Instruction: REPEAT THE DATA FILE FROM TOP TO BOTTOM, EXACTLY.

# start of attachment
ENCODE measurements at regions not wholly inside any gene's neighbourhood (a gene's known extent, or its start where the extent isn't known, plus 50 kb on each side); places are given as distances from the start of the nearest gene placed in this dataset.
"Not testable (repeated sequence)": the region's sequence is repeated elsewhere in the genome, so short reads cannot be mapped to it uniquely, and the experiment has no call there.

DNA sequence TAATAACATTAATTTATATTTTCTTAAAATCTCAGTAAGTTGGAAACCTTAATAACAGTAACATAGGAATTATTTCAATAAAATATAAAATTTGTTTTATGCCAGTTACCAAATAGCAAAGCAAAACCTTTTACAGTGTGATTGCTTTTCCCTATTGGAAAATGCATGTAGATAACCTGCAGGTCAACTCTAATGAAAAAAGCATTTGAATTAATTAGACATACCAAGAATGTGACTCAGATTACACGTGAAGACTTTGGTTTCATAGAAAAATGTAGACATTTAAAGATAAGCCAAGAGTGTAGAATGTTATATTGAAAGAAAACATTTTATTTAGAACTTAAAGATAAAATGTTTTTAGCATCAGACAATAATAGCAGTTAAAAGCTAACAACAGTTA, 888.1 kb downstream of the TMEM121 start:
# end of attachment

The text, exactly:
ENCODE measurements at regions not wholly inside any gene's neighbourhood (a gene's known extent, or its start where the extent isn't known, plus 50 kb on each side); places are given as distances from the start of the nearest gene placed in this dataset.
"Not testable (repeated sequence)": the region's sequence is repeated elsewhere in the genome, so short reads cannot be mapped to it uniquely, and the experiment has no call there.

DNA sequence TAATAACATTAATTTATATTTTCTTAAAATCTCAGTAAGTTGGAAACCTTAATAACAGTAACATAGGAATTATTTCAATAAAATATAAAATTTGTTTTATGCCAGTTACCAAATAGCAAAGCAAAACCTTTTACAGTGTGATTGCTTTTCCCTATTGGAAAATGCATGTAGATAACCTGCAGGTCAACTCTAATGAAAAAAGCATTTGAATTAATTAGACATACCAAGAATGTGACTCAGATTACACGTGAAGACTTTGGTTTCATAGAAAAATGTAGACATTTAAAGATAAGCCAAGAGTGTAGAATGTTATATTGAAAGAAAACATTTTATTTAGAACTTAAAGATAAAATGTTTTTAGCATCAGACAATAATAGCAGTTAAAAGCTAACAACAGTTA, 888.1 kb downstream of the TMEM121 start: